Negotiating the minefield of building defects
For strata managers, the realisation that Australia has a severe defects crisis crystallised well before Sydney’s Opal or Mascot Tower covered almost every news outlet in the country. In one form or another, managers have been dealing with the plight of defects for years.
As defects become an increasing part of the national agenda, the role of builders, supply chains and strata managers becomes increasingly important.
Highly tumultuous, multi-year defect processes rely on various experts to act as trusted advisors with fixed goals: helping property owners make informed decisions about rectifying their building and guiding the process of recovering costs from the those deemed responsible.
The defects process, however, is highly technical, and strata managers need to be prepared on how to communicate and guide without blurring the lines of opinion and pseudo-legal advice. A theme of this professional readiness echoed through the 2019 SCA Strata Convention held in late October.
A panel discussion featuring some of the industry’s most experienced in managing defects, like Dynamic Property Services branch manager, Lauren Shaw, outlined some of the most important processes for navigating through a defects process.
Have a communication plan
The communication plan is the cornerstone to a successful process. A defects crisis can mean, at a minimum, financial vulnerability and, at a worst-case scenario, total displacement. Regardless of where defects lay on a scale of bad to catastrophic, strata managers must engage early with the committee and let property owners know how they can expect to receive communication.
Establishing a communication plan early means painting a picture of what the process looks like and setting up an environment of where expectations are managed from the beginning.
Think outside of the box
When it comes to the communication touchpoints of a defects process, channels should empower property owners and allow them to go on the information journey. Providing a range of communication channels helps cater to the spectrum of potential engagement with different mediums. It is not uncommon to find individuals, particularly those in distress, drastically prefer one medium over another.
What’s more, be open-minded and rethink your meeting formats. Set up for success and informative sessions by trying different meeting styles that are more akin to dealing with defects, such as a town hall meeting style.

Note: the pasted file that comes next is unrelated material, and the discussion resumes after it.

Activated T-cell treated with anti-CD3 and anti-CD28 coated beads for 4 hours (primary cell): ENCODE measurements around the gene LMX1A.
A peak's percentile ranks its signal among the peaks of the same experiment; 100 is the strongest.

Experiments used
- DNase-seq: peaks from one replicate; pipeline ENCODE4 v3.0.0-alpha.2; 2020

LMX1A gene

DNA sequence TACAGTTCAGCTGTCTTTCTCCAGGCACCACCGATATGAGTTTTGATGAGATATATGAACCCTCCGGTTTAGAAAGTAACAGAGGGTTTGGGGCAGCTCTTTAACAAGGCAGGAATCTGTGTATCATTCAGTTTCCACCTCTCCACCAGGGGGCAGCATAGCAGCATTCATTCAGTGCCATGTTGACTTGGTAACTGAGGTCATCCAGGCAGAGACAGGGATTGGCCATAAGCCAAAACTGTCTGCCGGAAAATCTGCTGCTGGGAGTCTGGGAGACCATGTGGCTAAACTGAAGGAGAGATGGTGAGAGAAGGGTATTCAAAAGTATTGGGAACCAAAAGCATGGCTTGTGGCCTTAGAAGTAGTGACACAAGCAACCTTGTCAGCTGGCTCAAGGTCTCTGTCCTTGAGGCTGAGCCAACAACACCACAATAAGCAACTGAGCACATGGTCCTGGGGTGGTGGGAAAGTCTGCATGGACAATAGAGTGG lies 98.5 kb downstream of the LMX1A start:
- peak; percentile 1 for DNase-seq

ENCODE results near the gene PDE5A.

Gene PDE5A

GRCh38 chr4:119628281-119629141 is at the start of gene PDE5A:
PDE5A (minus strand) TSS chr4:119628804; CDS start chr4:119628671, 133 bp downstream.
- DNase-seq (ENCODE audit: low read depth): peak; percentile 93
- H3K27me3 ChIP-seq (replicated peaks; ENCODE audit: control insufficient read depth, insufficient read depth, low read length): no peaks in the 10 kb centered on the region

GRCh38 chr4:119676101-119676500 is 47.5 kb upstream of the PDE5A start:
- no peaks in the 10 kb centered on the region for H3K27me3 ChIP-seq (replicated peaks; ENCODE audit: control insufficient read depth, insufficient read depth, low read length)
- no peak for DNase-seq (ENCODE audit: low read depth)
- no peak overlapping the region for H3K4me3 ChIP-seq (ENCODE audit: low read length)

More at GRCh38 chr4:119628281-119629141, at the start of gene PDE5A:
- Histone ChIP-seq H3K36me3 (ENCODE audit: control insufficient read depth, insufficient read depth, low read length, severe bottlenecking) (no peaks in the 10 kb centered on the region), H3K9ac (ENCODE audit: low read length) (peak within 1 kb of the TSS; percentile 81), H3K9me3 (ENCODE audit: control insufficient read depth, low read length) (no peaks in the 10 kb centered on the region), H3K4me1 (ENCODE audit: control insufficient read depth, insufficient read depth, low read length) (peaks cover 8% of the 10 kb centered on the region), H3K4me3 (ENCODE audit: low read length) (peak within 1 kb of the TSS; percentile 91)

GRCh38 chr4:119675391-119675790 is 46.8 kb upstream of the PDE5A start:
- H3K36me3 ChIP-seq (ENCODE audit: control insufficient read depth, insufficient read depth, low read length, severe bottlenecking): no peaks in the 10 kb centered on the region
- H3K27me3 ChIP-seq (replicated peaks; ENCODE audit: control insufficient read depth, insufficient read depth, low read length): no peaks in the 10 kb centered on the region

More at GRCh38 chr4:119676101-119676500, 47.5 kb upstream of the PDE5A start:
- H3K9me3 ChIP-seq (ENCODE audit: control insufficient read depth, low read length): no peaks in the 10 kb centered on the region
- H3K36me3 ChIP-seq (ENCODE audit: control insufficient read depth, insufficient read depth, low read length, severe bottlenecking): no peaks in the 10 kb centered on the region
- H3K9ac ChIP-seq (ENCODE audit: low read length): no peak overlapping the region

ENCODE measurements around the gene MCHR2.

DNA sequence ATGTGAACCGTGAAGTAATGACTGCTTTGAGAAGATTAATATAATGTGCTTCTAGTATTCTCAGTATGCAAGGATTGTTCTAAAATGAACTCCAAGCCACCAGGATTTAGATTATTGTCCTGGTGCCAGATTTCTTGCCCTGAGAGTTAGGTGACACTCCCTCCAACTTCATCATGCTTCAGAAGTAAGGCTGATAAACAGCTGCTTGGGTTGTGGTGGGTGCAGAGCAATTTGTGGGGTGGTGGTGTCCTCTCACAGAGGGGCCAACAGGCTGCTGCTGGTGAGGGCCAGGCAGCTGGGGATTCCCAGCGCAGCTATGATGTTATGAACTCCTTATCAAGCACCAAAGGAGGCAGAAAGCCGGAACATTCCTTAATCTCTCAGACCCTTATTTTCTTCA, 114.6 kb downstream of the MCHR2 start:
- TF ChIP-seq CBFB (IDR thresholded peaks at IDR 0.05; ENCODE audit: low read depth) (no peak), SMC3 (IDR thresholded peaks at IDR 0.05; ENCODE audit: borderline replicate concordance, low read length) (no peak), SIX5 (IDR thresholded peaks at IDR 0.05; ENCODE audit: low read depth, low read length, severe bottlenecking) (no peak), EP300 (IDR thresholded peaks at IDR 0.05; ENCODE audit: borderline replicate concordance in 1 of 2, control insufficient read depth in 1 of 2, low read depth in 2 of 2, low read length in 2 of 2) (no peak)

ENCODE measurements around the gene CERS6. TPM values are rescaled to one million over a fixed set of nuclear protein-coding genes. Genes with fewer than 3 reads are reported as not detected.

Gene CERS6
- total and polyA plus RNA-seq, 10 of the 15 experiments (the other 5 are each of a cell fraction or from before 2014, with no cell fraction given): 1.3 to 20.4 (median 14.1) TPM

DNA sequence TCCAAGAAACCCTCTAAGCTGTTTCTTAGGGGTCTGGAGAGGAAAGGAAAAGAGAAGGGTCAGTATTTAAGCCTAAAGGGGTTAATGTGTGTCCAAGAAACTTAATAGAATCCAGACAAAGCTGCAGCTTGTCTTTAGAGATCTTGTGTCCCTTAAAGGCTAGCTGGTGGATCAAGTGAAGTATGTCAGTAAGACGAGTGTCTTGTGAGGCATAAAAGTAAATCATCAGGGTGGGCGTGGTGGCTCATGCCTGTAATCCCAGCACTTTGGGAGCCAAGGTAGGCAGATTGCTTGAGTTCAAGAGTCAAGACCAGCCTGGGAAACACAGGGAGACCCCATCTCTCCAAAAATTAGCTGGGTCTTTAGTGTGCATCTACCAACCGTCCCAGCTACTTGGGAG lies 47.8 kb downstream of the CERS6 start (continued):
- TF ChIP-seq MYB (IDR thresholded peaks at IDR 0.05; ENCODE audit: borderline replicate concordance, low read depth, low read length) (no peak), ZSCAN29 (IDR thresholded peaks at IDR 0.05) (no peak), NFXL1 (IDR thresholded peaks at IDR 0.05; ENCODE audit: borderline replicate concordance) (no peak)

Introduce hard facts early on
While easy to shy away from, pragmatic professionalism — in the form of introducing property owners to challenging concepts and hard facts early on — is beneficial. Outlaying that expensive litigation and technical reporting are often required in the defects process, introduces the financial realities of the process.
Socialising outcomes, such as a settlement process or a discontinuance of proceedings and having honest financial conversations about what these entail upfront, means owners are well-prepared by the time they are voting on which direction to take.
Delivering difficult concepts early means the strata manager is genuinely acting as a trusted advisor, rather than being reactionary and introducing tough ideas and issues as they arise. Professional pragmatics, while balanced with acknowledgement and empathy, helps the committee manage emotion and increases their chances of rational decision making.
Never lose sight
With City Futures Research Centre reporting, from the scope of their work, that 85% of buildings built since 2000 have one or more defects, we can see the defects process will become an increasingly significant role in the lives of property owners.
Given defects are highly technical and lengthy processes, it is crucial strata managers don’t lose sight of their obligation to navigate property owners and committees to a point they are happy with and that benefits their building. It can be useful to drawback to the relevant experts at the different stages of the litigation and defects path.